Subject: Do Otters Have Gender?
Date: Thu 06 Aug 1998 - 18:12:59 BST
Do otters have gender? To me, that's an interesting question.
There is no doubt that otters have a sex. There are male otters and female
otters, otherwise, there wouldn't be any baby otters.
Otters have sex roles, too, at least around mating and pup-reading. There are
mommy otters and daddy otters, each with roles. There may even be other roles
that ae defined by sex in an otter clan, as there are in other mammals, but
not being much of an expert in aquatic mammals, I would be hard pressed to
know what they might be.
So otters have sex, and sex roles. But do they have gender?
I don't think so. I believe that gender is a communication of role and status
that assumes symbols of gender. No otter worries about what lipstick is in
fashion, or is asked to go to a weekend workshop on "Making better
relationships." Otter females don't read otter women's magazine, and no other
females make snippy remarks about their clothing. Otter males don't follow
otter sports teams, wearing caps and jackets with logos on them to signify
their identity. There is no complex code of symbols to inform of class or
race of otters, for that matter.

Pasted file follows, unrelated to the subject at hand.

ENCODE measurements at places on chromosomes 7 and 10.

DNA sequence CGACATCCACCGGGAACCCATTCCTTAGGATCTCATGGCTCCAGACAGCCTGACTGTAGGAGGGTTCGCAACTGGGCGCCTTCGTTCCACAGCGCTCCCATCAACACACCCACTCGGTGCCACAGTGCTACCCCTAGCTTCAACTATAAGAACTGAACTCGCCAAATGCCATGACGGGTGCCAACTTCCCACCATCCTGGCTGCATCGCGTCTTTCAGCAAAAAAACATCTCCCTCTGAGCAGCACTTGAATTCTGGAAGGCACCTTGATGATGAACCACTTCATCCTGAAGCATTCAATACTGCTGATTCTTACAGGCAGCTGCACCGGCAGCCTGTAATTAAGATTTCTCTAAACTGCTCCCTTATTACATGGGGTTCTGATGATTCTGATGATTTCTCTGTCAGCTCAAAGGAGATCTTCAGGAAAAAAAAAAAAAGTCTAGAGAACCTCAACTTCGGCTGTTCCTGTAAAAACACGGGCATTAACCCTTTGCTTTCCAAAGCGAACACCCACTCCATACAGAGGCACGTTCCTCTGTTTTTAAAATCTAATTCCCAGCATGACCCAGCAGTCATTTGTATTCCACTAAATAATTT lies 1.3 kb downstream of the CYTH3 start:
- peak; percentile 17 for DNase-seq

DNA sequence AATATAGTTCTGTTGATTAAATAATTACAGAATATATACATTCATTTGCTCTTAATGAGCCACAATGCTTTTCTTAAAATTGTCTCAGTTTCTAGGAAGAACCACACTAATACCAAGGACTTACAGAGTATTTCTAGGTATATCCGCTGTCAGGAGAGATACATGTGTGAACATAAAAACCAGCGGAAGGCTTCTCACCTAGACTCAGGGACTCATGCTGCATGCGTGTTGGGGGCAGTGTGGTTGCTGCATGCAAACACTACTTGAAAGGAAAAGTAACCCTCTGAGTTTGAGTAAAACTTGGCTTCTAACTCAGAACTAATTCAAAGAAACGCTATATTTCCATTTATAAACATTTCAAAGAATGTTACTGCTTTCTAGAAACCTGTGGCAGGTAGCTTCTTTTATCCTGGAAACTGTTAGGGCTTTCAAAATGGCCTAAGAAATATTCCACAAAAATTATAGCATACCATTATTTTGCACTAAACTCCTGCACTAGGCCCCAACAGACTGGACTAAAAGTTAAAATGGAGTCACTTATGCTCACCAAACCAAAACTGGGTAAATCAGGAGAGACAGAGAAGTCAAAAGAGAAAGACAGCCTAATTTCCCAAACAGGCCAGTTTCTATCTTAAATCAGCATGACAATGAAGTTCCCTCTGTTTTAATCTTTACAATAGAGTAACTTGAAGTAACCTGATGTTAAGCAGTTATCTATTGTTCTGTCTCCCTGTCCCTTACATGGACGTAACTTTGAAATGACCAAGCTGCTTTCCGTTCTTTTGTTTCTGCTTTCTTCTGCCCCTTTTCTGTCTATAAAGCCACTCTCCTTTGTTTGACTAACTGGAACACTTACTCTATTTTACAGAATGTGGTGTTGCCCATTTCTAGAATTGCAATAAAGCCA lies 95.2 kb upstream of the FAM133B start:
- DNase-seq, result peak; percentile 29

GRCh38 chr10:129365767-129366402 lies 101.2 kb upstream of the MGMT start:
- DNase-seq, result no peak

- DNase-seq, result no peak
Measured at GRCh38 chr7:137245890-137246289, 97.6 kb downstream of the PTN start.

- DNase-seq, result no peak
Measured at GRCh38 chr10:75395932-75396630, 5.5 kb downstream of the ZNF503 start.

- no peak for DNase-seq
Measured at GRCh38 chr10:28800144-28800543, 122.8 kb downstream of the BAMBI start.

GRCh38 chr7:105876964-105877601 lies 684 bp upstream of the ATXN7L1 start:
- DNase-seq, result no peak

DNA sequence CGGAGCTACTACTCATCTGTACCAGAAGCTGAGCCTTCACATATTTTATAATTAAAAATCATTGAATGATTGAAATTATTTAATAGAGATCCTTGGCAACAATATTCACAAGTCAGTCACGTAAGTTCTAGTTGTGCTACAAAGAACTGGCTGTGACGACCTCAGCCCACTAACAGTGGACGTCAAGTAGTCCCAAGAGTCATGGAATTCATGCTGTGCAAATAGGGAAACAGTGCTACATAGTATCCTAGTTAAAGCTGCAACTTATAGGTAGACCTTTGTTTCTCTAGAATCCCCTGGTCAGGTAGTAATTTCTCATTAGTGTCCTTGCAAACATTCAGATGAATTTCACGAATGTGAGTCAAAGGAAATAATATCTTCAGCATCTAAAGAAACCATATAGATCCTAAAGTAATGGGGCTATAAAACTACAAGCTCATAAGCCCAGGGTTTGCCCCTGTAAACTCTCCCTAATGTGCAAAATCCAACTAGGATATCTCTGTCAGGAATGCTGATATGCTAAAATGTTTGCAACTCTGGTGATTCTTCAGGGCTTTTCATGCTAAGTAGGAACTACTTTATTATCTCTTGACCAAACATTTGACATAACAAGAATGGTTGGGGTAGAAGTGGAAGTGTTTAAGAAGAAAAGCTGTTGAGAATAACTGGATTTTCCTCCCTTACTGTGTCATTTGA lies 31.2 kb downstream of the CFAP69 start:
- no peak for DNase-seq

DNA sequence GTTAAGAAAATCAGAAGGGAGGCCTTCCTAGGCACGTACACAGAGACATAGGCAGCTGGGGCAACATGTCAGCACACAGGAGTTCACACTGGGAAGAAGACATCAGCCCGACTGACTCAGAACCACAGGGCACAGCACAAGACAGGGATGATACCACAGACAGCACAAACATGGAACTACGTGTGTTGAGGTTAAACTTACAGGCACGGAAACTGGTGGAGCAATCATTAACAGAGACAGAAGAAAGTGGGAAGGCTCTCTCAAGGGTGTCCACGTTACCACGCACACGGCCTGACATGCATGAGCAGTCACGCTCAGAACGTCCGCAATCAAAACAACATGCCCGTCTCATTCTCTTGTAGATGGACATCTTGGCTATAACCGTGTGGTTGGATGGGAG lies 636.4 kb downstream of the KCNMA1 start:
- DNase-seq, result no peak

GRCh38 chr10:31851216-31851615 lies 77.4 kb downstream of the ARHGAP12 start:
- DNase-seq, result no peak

If you take a human woman and move her from one community to another, she may
well have to learn not only a new set of relationships but also a new set of
symbols and behavior. If you take an otter female and move her, she will need
to learn new relationships, but I bet that otter life would be pretty much the
same in terms of symbols and types of behavior.
To me, sex and sex roles are coded somehow, in a way we don't quite yet
understand. I'm sure that otters do learn from each other, passing on
behaviors, but their language is not symbolic and abstract. They get their
otterness, and some how that essential coding gets played out.
But gender, on the other hand, is constructed. That's why stockings and wigs
were considered masculine in the 18th century and feminine in the 20th.
Gender is a system of communication about roles and possibilities that we use
between humans to connect with each other. Animals who don't communicate
symbolicaly don't have gender.
The big question that all of us wrestle with, though, is "Where do sex roles
stop and where does gender begin?" Some people go one way and claim it's all
coded sex roles, that sex and gender are the same thing. Others go the other
way and claim that sex roles are irelevant, that it's all gender an all
Ah, nature or nurture, and the big experiment that humans can't perform --
what happens when you don't nurture children? Can you determine their
essence, what is coded into them that way? It turns out that you can't,
because humans are social animals, and that early socialization, as abritary
and constructed as it is is crucial for humans to develop. For humans, the
social is natural.
Do otters, or any non-human mammals for that matter, have gender? Sex and sex
roles, sure, but without symbolic communication, I don't think gender is
(who originally wanted to use beavers as the example species but shied away
from the double entendre.)
This archive was generated by hypermail 2a23 : Wed 21 Jul 1999 - 18:21:27 BST